By Jeremy Appel, Local Journalism Initiative Reporter
(ANNews) – British Columbia’s mining laws are out of step with the United Nations Declaration on the Rights of Indigenous Peoples, which the provincial government adopted in late-2019, according to the First Nations Energy and Mining Council.
The council is calling for Indigenous peoples to take back sovereignty over their lands through their own laws and traditions while the government revamps its laws, The Tyee reports.
The council’s most recent report, “Indigenous Sovereignty: Implementing Consent for Mining on Indigenous Lands,” provides 25 recommendations for how Indigenous communities can take their power back, which are broken down into five stages — claim-staking, planning and environmental assessment, leasing and permitting, compliance and enforcement, and mine closure and reclamation.
“At the time of its passing, we welcomed the Declaration of the Rights of Indigenous Peoples Act and praised the provincial government for its bold leadership,” said Grand Chief Stewart Phillip, the Union of BC Indian Chiefs president.
“We thought the recognition of the sovereignty and self-determination of Indigenous nations was finally being actioned and that First Nations’ consent would be the basis of all prospecting and mining on our lands, and we could ensure the protection of our lands and water,” he continued. “But, more than two years on, no action has been taken to align provincial laws.”
The First Nations Energy and Mining Council is a non-profit under the aegis of the First Nations Leadership Council of BC, which is composed of the Union of BC Indian Chiefs, the BC Assembly of First Nations and the First Nations Summit.
Allen Edzerza, an Elder who was the project lead for the report and has worked in mining since the ‘70s, was recently tasked by the Tahltan Central Government, of which he is a band member, with handling all negotiations concerning salmon.
Salmon is intimately connected to mining due to the impact of mining on the health of waterways.
“The report was intended to say to First Nations, we have never surrendered or ceded or released our title and rights,” Edzerza told The Tyee. “We are sovereign nations, and the idea of free, prior and informed consent is merely a tool for us to exercise our jurisdiction and authority as a sovereign nation.”
Seeking out free, prior and informed consent — a key requirement for extraction projects under UNDRIP — can also benefit mining companies, since they would no longer have to worry about costly legal challenges to their projects, he added.
The report identified two B.C. laws that are out of step with the Declaration of the Rights of Indigenous Peoples Act, the legislation the B.C. government put forward to bring its laws into line with UNDRIP — the Mineral Tenure Act and the Mines Act.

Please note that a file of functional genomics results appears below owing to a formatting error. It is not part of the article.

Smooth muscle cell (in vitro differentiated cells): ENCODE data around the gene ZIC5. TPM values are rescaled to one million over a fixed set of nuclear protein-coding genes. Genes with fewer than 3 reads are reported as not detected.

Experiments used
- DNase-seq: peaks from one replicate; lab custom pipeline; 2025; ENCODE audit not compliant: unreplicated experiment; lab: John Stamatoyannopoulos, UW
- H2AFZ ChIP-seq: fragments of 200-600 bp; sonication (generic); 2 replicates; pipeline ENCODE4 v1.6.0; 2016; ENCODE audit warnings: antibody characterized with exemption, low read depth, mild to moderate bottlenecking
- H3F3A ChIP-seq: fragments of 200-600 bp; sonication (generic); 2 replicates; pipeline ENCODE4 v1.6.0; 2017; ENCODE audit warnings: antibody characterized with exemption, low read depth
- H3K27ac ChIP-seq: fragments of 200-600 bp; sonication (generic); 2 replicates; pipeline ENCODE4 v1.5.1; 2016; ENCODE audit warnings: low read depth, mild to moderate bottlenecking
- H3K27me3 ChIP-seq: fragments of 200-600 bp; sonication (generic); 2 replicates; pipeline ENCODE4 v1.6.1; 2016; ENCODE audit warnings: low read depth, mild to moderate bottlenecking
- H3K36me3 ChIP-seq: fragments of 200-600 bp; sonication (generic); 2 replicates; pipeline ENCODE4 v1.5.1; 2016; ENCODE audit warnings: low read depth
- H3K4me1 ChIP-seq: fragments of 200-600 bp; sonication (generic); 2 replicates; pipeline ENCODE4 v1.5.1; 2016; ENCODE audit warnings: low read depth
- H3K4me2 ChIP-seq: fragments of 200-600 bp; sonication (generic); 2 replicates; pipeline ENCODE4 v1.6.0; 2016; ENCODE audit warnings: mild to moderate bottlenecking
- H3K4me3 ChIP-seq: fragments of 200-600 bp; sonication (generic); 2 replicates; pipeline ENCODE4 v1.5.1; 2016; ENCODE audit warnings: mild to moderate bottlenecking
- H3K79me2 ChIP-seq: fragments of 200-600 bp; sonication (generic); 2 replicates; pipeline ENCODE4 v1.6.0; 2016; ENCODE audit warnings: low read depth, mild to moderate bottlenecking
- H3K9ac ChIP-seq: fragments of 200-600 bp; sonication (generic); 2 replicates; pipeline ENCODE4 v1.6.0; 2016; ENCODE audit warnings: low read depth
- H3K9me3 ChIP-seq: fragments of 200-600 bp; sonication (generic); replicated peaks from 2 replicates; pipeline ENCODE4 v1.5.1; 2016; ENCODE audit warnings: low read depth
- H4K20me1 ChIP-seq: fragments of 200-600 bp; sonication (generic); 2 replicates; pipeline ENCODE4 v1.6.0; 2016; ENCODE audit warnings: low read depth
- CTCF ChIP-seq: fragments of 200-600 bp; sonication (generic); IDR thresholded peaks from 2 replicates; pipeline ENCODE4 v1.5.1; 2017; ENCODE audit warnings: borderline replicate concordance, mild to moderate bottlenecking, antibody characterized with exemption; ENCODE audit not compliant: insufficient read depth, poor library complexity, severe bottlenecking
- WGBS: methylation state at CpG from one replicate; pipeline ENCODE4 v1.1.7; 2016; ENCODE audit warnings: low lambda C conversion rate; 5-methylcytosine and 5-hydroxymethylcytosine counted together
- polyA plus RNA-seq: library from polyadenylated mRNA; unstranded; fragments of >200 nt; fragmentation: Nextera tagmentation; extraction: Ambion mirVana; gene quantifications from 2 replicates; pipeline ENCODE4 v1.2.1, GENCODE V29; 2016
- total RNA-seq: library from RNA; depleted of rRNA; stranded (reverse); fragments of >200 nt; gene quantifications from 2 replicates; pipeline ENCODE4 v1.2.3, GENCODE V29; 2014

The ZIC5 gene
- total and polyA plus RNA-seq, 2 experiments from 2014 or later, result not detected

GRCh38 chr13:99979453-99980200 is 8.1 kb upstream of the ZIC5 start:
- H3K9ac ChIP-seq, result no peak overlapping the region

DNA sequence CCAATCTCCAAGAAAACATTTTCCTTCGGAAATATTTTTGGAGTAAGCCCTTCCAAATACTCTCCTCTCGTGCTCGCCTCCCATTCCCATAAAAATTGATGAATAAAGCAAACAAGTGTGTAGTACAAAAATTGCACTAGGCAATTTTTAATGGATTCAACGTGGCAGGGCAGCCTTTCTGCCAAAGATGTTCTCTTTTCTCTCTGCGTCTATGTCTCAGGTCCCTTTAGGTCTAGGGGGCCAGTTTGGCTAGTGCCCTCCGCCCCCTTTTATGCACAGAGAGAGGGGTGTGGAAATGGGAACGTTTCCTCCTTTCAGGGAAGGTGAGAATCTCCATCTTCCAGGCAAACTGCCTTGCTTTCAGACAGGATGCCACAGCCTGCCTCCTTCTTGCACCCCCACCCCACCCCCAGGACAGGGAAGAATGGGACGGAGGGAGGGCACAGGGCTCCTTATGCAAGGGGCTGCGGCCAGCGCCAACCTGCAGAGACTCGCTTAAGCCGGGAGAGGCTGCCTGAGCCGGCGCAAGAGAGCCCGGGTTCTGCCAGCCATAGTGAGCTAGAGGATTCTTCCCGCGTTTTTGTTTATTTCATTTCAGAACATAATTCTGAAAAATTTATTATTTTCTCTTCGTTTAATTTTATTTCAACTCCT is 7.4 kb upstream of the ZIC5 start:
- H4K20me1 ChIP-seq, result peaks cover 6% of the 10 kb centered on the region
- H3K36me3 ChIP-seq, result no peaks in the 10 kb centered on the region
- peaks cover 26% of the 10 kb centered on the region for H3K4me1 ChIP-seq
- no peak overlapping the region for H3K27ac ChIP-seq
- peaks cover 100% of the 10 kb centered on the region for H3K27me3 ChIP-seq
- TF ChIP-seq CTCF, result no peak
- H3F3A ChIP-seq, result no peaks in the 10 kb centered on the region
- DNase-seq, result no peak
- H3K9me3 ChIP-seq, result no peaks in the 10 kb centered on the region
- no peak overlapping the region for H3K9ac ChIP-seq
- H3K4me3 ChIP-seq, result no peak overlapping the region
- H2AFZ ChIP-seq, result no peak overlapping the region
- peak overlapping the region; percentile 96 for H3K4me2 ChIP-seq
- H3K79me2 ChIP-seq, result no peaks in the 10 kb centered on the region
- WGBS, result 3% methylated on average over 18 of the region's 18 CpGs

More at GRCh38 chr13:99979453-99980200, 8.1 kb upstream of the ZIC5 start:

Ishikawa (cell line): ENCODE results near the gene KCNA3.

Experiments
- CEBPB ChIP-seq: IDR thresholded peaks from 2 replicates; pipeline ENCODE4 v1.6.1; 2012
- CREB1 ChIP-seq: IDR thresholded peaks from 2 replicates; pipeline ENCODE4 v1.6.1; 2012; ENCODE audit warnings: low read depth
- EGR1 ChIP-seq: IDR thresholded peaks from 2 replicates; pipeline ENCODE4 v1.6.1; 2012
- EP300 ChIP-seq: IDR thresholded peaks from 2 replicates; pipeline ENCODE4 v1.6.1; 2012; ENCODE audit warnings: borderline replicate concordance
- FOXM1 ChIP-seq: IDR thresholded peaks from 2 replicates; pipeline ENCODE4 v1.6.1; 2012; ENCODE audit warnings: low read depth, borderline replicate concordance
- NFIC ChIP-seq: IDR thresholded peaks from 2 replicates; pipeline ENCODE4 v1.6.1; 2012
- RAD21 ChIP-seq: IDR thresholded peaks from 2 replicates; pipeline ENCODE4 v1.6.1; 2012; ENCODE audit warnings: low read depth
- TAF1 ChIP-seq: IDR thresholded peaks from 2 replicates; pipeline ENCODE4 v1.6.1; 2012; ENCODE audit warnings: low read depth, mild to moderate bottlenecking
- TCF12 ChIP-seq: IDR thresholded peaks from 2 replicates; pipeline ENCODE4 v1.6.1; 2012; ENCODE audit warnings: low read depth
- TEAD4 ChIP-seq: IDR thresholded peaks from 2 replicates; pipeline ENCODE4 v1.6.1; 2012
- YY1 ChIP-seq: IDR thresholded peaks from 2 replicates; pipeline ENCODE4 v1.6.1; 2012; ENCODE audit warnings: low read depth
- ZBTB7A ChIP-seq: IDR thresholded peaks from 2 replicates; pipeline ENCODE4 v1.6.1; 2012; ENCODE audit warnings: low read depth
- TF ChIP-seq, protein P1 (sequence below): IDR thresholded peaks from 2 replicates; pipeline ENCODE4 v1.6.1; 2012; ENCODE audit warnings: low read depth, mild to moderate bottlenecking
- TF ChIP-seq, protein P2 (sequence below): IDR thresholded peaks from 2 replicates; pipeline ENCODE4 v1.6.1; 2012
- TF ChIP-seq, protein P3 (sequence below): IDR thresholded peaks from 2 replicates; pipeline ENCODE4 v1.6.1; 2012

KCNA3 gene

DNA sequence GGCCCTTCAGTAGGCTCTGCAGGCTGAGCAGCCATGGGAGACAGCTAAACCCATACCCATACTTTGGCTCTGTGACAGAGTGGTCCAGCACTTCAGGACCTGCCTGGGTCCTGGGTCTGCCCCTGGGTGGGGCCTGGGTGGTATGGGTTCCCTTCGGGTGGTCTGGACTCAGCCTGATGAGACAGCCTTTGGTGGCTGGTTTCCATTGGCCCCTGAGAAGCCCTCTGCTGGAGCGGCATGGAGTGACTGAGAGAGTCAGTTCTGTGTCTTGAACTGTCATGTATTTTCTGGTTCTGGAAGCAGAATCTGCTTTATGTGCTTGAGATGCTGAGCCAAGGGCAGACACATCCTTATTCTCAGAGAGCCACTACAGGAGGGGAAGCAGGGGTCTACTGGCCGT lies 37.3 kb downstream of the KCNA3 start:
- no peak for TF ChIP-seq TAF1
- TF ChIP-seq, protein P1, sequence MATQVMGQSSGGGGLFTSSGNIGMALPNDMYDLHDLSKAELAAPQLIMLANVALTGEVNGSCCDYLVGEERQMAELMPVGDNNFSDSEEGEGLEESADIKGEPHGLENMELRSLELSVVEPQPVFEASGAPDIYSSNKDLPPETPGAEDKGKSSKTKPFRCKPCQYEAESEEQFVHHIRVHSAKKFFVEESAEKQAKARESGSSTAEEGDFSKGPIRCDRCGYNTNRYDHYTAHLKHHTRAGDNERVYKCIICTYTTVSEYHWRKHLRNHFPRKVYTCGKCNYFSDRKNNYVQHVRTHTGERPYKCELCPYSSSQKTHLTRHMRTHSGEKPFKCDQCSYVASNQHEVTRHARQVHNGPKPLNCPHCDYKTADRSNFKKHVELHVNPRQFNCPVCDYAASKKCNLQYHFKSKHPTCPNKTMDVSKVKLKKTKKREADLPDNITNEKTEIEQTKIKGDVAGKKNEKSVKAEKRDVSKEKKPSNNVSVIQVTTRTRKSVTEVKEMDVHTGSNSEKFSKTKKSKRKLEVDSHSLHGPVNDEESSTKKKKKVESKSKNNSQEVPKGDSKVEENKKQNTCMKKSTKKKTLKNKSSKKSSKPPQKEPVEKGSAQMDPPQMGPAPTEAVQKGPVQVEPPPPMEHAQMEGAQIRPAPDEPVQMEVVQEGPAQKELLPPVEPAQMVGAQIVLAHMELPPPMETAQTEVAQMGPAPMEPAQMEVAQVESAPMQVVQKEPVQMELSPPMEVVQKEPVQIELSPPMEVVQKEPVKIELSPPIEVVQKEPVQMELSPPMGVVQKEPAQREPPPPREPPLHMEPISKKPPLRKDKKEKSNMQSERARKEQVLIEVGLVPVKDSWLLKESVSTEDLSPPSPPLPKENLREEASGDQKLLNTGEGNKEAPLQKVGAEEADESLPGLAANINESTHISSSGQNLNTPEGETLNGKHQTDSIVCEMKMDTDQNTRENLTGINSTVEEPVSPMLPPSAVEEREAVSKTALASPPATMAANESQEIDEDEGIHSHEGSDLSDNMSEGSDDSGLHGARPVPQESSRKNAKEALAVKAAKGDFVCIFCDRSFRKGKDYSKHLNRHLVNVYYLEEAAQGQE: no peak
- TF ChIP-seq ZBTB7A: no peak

These laws are a relic of the colonial-era “free entry system” that has been the status quo for 150 years based on the doctrine that the land didn’t belong to anyone until settlers arrived.
“This legal framework is outdated, colonial and not aligned with Indigenous human rights,” the report noted.
A spokesperson for the B.C. Ministry of Energy, Mines and Low Carbon Innovation told The Tyee that the government’s recently-released Declaration Action Plan will address the gaps in the Mineral Tenure Act.
“Any steps to modernize the MTA will be undertaken with Nations and First Nations leadership organizations and industry as well as engagement with other stakeholders and the public,” the spokesperson said.
The Gitxaala Nation has a challenge underway in the B.C. Supreme Court against the province’s free entry system, challenging seven mineral claims made on their traditional lands between 2018 and 2020.
“Gitxaała’s system of governance and ayaawx (Gitxaała law) has enabled us to care for healthy territories for thousands of years. Yet, under the Mineral Tenure Act, the B.C. government gives away rights to our lands through an automatic online system, as if Gitxaała does not exist at all,” Gitxaala Elected Chief Coun. Linda Innes told The Tyee.
Environmental concerns are a focal point in traditional Indigenous law, Edzerza said.
“In our language we say that we are interconnected,” he said. “You can’t separate us from our lands. We are part of the environment there. It’s based on the belief that all things have a spirit and are interconnected.
“It’s a sacred responsibility that’s been handed down to our people to protect those lands and waters for all living things.”
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